One of the challenges about Coronavirus is the issue of authority, with the national and devolved governments having sometimes differing approaches to the handling of the pandemic. People living in Wales and working in England – and vice versa – have had different restrictions imposed at times and some confusion has resulted. National and local variations mean that those in authority have been subject to much criticism at times and it’s right that scrutiny and accountability are applied – but this virus and the pandemic is a situation new to us all, whether or not we hold authority or responsibility during it. The impact has been profound and as Cardiff, Swansea and Llanelli go into local lockdowns tonight, almost half the people in Wales, as well as others in various places throughout the UK, will be subject to this loss of liberty, necessary because some have not used that liberty wisely.
The impact on individuals, communities, nations and the economy is clear as Covid-19 continues to take its toll in ways both anticipated and unexpected. It seems that even the death of Sergeant Matt Ratana at Croydon Police Station may be a consequence of it as awareness of governmental guidance to keep a distance may have meant that the suspect had not initially been very closely checked while an arrest was being made. As enquiries and statements continue, there is much to consider – for us all.
Jesus faces an attack on his authority in the Gospel reading for today, the sixteenth Sunday after Trinity. Having driven out the money changers in the Temple and then healed those who came to him, the chief priests and elders try to trick him with a question about authority but Jesus answers with a clever response about John the Baptist – instead of talking about himself, he probes his questioners and catches them out. He also tells them a story about two brothers and the exercise of their responsibility in carrying out their father’s instructions – one refuses and then changes his mind, the other agrees but doesn’t do so. We may face the same choice in the months ahead as we are asked to follow the restrictions imposed by those in authority over us and to show responsibility for others as well as ourselves. Will that happen and what will be the consequences if we do or don’t? Who is in control in our lives and on what authority do we base our decisions as hard choices are faced?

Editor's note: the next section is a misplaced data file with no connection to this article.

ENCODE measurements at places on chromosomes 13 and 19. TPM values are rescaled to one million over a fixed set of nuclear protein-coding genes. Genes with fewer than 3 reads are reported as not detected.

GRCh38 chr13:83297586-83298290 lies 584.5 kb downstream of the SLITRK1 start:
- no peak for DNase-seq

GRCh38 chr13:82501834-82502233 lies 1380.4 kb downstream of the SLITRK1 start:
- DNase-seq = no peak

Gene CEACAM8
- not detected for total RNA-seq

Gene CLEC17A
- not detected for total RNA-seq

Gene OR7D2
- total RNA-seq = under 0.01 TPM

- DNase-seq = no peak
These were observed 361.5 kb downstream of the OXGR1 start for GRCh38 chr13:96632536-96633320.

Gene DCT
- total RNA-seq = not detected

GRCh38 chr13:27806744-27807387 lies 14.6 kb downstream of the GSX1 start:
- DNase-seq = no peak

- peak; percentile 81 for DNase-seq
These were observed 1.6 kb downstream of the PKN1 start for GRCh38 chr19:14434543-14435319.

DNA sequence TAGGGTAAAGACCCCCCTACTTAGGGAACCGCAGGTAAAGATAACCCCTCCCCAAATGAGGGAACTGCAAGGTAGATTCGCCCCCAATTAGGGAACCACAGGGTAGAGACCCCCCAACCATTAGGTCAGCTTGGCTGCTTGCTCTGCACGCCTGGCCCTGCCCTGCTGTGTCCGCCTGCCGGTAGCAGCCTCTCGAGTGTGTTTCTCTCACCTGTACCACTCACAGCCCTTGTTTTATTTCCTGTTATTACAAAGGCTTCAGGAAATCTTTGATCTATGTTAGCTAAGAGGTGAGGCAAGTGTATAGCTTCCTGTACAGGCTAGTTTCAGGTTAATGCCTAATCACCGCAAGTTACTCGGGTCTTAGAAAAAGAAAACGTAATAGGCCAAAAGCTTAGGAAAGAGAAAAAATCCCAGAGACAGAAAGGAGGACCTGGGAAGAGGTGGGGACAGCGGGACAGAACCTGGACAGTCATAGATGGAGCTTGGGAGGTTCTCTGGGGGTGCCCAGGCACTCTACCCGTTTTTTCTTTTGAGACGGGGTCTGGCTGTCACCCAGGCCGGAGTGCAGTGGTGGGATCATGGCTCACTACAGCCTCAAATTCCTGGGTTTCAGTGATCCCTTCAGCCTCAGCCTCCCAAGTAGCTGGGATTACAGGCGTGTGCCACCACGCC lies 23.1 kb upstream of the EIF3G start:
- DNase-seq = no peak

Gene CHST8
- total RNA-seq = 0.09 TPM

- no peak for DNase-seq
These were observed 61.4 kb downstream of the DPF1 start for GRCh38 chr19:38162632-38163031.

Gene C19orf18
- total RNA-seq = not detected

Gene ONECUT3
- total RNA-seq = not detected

This leaves us with much to ponder as we consider our individual and collective responsibility when we are told that we must share it and learn to live with it without fear. How can that be done in the face of such criticism and change, with anxiety as well as care being shown at a time when such mixed emotions and responsibilities are being experienced by so many?
Perhaps the example of Jesus when under attack by people in authority in his day will give some guidance. He faces the situation head on and engages in a debate with them about authority, but also asks a question of those who challenge him – did any of them later change their minds, like the two sons in the story? It’s clear from what he says that Jesus is acting on God’s authority and each of us must decide for ourselves whether or not we want that to be a part of our daily lives today. But if you were questioned, like Jesus, about your own authority to do and be who you are today, what one question would you ask of those who challenge you?
With my prayers,
Christine, priest Guardian of St Melangell’s Shrine Church.